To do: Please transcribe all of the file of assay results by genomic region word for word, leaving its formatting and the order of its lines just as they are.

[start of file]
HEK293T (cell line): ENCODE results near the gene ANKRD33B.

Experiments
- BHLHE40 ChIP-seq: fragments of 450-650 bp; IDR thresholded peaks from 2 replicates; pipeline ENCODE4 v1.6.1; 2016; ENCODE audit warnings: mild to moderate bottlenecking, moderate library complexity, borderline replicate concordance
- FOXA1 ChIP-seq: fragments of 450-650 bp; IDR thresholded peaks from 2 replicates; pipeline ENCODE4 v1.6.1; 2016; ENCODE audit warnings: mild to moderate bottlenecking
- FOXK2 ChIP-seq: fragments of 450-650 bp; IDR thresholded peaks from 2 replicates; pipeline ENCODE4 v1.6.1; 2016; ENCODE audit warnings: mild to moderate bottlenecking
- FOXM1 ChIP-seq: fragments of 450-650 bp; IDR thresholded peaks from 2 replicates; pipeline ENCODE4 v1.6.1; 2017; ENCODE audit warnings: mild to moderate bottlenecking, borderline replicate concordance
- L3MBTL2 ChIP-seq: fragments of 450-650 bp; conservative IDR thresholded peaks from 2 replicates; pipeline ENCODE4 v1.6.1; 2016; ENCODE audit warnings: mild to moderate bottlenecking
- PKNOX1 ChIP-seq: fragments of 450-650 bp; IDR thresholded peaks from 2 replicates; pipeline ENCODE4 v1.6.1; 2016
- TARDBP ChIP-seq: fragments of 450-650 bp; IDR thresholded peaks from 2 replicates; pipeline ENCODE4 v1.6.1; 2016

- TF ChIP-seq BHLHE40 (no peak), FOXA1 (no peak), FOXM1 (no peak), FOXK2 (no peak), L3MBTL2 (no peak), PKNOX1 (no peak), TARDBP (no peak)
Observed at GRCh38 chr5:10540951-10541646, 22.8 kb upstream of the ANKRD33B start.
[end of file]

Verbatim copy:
HEK293T (cell line): ENCODE results near the gene ANKRD33B.

Experiments
- BHLHE40 ChIP-seq: fragments of 450-650 bp; IDR thresholded peaks from 2 replicates; pipeline ENCODE4 v1.6.1; 2016; ENCODE audit warnings: mild to moderate bottlenecking, moderate library complexity, borderline replicate concordance
- FOXA1 ChIP-seq: fragments of 450-650 bp; IDR thresholded peaks from 2 replicates; pipeline ENCODE4 v1.6.1; 2016; ENCODE audit warnings: mild to moderate bottlenecking
- FOXK2 ChIP-seq: fragments of 450-650 bp; IDR thresholded peaks from 2 replicates; pipeline ENCODE4 v1.6.1; 2016; ENCODE audit warnings: mild to moderate bottlenecking
- FOXM1 ChIP-seq: fragments of 450-650 bp; IDR thresholded peaks from 2 replicates; pipeline ENCODE4 v1.6.1; 2017; ENCODE audit warnings: mild to moderate bottlenecking, borderline replicate concordance
- L3MBTL2 ChIP-seq: fragments of 450-650 bp; conservative IDR thresholded peaks from 2 replicates; pipeline ENCODE4 v1.6.1; 2016; ENCODE audit warnings: mild to moderate bottlenecking
- PKNOX1 ChIP-seq: fragments of 450-650 bp; IDR thresholded peaks from 2 replicates; pipeline ENCODE4 v1.6.1; 2016
- TARDBP ChIP-seq: fragments of 450-650 bp; IDR thresholded peaks from 2 replicates; pipeline ENCODE4 v1.6.1; 2016

- TF ChIP-seq BHLHE40 (no peak), FOXA1 (no peak), FOXM1 (no peak), FOXK2 (no peak), L3MBTL2 (no peak), PKNOX1 (no peak), TARDBP (no peak)
Observed at GRCh38 chr5:10540951-10541646, 22.8 kb upstream of the ANKRD33B start.